Monday, February 25, 2008

Back to Fido, fiber and flowers

I feel like a broken record, posting about the same three topics all the time. But it's hard to beat a good dog, fun fiber experiences, and beautiful blooms popping up here and there! I do promise to post sheep photos later this week; shearing day for part of the flock is Wednesday. I am anxious to see what Braveheart and Brava look like under their lamb fleeces!

This is Jackson with his friend Sally; she lives at the beginning of our lane. Every day that Jackson and I go jogging, he looks for his friend. When she comes to the fence to greet him, you can see "happy" written all over him! Below is a good full-body shot of Jackson; it's hard to get one as he's usually running towards me.
Next week Jackson starts "school" and will hopefully make some more friends; I've signed us up for a local four-week obedience course. While more expensive and not as long as some other obedience classes I've looked into, this trainer has decades of training experience up through Schutzhund 3 and comes highly recommended by people I know who have taken dogs through her courses. Let's see, I'll have to add "obedience practice" to my daily to-do list....

I finished the Navajo-Churro and started on the Pitt Island hoggett I selected as my next fiber. These two fibers are about as opposite as possible. The white Navajo-Churro is very white, coarse, long, strong fiber; the dark chocolate Pitt Island hoggett (I finally learned hoggett refers to a sheep's first shearing - its lamb fleece) is VERY soft, springy and shorter. Here's a close-up shot to show the difference (the "frosty" brown fiber at the top of the bobbin is the other Pitt Island roving):
I have come to think of Kathy's sampler bag of fibers as a fibery "Reader's Digest;" an interesting collection of short, informative pieces that entertain and educate me without requiring a huge commitment of time. I love it!

In other fiber news, I've started cataloging my fiber and yarn stash so I know what I have accumulated. After all, you can't spin from your stash and knit from your stash if you don't know what is IN your stash! Pulling it out and recording it should keep me from spending more for awhile - at least until the Black Sheep Gathering in June! :-)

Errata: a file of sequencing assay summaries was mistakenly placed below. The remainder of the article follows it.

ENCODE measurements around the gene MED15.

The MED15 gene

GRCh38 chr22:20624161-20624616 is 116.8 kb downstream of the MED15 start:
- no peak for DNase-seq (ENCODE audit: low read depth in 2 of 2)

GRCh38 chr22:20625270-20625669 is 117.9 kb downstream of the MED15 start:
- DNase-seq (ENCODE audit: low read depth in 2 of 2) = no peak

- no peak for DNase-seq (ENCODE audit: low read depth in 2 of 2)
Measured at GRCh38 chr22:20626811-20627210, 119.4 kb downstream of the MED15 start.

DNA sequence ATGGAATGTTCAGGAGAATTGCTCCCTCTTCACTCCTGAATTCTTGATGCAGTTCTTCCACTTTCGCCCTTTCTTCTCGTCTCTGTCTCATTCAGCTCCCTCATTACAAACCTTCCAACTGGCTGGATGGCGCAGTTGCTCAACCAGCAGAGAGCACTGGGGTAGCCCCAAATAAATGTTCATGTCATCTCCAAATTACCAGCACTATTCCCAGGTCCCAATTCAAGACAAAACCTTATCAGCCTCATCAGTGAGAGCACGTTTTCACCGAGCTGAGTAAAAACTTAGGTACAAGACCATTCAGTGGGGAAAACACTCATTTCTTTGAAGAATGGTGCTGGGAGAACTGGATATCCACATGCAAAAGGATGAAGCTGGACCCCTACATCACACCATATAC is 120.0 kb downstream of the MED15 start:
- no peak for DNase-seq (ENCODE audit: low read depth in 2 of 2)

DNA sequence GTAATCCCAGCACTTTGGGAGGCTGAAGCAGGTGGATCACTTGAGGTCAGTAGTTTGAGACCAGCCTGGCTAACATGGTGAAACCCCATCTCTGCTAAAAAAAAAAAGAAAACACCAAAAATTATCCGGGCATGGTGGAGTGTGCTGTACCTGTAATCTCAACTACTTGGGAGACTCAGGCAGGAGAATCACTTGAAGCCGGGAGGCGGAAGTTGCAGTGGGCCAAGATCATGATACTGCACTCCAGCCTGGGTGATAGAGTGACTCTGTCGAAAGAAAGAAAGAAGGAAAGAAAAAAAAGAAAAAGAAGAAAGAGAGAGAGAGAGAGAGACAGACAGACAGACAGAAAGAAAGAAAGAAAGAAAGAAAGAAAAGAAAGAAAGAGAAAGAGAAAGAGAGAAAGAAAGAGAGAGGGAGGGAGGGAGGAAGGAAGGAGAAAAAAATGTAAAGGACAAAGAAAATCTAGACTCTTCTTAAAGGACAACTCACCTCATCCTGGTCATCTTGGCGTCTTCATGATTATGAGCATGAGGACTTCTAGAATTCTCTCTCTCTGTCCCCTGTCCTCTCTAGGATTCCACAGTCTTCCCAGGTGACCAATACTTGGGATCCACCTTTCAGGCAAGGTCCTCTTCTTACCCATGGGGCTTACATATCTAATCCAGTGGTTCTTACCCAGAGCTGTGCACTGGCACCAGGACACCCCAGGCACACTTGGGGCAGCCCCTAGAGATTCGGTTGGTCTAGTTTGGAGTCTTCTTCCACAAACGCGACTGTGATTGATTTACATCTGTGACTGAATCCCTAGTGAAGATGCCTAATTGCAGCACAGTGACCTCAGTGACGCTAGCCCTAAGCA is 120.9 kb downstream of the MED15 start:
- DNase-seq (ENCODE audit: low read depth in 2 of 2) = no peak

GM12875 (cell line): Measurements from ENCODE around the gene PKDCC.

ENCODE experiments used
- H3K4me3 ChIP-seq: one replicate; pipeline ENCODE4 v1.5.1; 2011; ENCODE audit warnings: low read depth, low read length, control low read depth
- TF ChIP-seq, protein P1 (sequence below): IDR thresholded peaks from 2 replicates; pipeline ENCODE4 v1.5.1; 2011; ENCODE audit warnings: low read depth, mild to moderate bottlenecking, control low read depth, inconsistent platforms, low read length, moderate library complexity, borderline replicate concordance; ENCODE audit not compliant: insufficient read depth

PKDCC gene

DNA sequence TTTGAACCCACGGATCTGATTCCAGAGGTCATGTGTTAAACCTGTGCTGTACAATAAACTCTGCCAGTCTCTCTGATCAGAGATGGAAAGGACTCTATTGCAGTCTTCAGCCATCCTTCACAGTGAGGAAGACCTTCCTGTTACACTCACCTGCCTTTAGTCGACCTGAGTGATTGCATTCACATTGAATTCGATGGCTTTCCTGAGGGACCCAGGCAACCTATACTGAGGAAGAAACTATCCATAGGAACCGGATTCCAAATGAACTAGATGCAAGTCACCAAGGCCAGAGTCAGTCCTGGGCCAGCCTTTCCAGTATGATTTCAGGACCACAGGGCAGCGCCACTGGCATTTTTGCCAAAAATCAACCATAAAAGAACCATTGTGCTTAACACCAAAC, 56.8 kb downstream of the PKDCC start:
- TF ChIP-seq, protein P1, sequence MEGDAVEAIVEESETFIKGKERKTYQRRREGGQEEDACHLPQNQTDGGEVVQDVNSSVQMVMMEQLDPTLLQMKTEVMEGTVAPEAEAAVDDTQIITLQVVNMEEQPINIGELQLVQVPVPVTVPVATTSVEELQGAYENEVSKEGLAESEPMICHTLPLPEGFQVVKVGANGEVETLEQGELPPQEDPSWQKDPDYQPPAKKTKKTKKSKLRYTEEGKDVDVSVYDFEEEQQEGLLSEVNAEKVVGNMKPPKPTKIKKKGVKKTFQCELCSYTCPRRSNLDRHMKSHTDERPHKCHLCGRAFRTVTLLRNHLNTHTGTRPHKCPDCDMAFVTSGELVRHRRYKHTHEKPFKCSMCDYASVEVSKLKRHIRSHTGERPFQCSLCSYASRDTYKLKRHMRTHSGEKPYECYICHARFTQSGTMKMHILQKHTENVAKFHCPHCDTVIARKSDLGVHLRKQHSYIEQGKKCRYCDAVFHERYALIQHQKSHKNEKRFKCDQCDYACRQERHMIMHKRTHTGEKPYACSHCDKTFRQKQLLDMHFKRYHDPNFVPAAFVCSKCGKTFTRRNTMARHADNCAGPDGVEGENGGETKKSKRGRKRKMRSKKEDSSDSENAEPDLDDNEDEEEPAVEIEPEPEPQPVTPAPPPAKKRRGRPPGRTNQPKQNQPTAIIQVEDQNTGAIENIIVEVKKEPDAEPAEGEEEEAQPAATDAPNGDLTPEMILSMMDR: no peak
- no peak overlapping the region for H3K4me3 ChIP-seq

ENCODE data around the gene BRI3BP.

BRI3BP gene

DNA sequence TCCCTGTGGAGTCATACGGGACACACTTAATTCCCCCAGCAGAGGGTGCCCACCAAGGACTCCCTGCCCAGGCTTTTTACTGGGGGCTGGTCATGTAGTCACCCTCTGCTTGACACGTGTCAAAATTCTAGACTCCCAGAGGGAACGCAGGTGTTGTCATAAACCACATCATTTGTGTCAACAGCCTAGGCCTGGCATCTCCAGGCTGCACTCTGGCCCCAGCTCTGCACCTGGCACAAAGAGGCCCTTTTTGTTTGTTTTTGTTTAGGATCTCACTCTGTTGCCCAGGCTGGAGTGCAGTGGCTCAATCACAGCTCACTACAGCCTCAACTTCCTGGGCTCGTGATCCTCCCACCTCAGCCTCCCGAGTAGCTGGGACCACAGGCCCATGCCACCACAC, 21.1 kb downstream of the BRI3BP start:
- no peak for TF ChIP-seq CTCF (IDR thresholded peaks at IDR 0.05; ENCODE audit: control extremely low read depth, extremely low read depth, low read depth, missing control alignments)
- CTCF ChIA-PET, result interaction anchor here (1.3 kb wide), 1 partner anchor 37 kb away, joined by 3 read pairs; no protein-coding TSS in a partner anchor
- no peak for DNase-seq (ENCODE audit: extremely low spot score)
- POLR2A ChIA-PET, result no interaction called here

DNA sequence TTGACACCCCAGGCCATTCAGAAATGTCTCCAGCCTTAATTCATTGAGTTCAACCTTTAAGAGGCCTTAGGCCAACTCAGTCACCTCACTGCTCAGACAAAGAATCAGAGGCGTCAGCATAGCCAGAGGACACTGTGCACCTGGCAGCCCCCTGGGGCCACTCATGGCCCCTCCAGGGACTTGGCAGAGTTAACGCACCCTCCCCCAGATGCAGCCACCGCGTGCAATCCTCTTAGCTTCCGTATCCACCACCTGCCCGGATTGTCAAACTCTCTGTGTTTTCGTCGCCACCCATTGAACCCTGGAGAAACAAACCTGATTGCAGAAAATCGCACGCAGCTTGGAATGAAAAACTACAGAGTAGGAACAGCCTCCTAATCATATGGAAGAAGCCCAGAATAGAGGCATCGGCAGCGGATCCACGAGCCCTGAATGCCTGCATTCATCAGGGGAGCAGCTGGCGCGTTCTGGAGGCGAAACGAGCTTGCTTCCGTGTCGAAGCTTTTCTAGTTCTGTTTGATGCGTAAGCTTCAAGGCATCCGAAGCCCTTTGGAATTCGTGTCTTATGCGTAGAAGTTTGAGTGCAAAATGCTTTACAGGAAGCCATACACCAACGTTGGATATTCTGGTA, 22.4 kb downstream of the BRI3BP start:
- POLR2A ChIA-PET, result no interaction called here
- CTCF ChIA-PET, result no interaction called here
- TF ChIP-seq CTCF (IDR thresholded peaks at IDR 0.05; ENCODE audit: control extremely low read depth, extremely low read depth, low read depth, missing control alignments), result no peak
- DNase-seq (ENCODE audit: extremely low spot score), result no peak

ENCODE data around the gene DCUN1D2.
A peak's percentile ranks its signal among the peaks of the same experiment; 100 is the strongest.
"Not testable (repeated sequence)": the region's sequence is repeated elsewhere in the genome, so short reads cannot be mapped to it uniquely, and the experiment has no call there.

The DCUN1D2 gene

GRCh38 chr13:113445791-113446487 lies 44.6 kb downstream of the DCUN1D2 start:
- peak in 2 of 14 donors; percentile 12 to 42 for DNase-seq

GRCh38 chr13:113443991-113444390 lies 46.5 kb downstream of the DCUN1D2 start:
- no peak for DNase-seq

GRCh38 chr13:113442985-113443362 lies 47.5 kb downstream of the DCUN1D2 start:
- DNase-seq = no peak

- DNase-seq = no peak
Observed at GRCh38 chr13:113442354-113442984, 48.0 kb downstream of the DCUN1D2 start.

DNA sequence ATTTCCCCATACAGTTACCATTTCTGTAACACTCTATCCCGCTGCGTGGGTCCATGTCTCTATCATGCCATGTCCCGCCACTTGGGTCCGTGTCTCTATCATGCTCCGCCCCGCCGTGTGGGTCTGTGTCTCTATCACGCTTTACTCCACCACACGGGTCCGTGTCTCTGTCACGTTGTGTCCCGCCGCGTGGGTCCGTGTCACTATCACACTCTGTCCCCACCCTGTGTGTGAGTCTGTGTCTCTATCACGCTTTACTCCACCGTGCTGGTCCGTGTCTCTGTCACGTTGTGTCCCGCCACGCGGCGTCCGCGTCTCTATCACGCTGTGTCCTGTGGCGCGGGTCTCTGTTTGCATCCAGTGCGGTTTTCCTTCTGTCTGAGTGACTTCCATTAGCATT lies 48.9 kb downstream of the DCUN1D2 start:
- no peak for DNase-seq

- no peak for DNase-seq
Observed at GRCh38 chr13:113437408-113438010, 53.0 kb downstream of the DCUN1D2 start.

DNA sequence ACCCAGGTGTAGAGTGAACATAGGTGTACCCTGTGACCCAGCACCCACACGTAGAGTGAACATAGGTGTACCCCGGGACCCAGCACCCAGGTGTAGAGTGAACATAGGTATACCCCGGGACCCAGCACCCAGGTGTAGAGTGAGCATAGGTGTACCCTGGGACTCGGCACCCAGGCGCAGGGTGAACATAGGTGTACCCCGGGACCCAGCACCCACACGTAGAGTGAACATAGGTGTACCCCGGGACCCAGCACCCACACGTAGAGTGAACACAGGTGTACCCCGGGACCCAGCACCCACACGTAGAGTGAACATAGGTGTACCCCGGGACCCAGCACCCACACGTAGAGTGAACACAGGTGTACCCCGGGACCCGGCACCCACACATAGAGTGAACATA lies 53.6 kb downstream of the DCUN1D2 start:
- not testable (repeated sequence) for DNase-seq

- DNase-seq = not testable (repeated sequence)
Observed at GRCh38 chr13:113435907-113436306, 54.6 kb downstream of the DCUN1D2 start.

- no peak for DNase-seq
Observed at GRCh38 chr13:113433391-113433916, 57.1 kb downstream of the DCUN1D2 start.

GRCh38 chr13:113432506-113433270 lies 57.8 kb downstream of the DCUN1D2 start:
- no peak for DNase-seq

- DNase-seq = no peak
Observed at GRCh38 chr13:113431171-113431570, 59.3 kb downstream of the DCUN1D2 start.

The purple crocus in my front bed are now out in all their glory:And while they aren't showy, these daphne odora blossoms that just started opening up today emit my very favorite scent in all our landscaping. I wish I could put a "scratch and sniff" spot on your computer screen so you could experience it, too!
That's it for now from . . .


~~Sittin.n.Spinnin said...

We are still in the grip of winter here, although the irises and daffodils are poking their little green heads out of flower beds everywhere. I havent done anything with my flower bed for a couple years, I should get out there this weekend and dig out my double daffs... they smell soooooo good :)
They actually smell a bit like gardenia, go figure.

A :-) said...

It's snowing again here . . . Good on you for cataloguing your stashes. That's one of the best features on Ravelry - I've taken real advantage of it and it makes it much easier to find stuff. :-)

sheila said...

I love the pics of your also a little jealous. There is no sign of life for the plants here yet..sigh.

Kathy said...

I'm glad you like the taste of some of the fibers, Michelle! I want to thank you for the photos of the beautiful blossoms - much needed color in my white on white world, at the moment. :) Actually, in NZ a hoggett refers to an animal who hasn't had their first shearing until they are about 1 1/2 years old. Hoggett fleeces tend to be softer (from the lamb's fleece contribution) and longer (from the age contribution). Hoggetts aren't really "lamb" but they aren't "mutton" either.

Michelle said...

Kathy, I like the taste of ALL the fibers! It's kind of like eating exotic food; you may not order that dish again, but you're glad you tried it once.

Thanks for the clarification of the term hoggett. When I first joined the Shetland list I saw the term used and asked what it meant, but no one ever gave me an answer.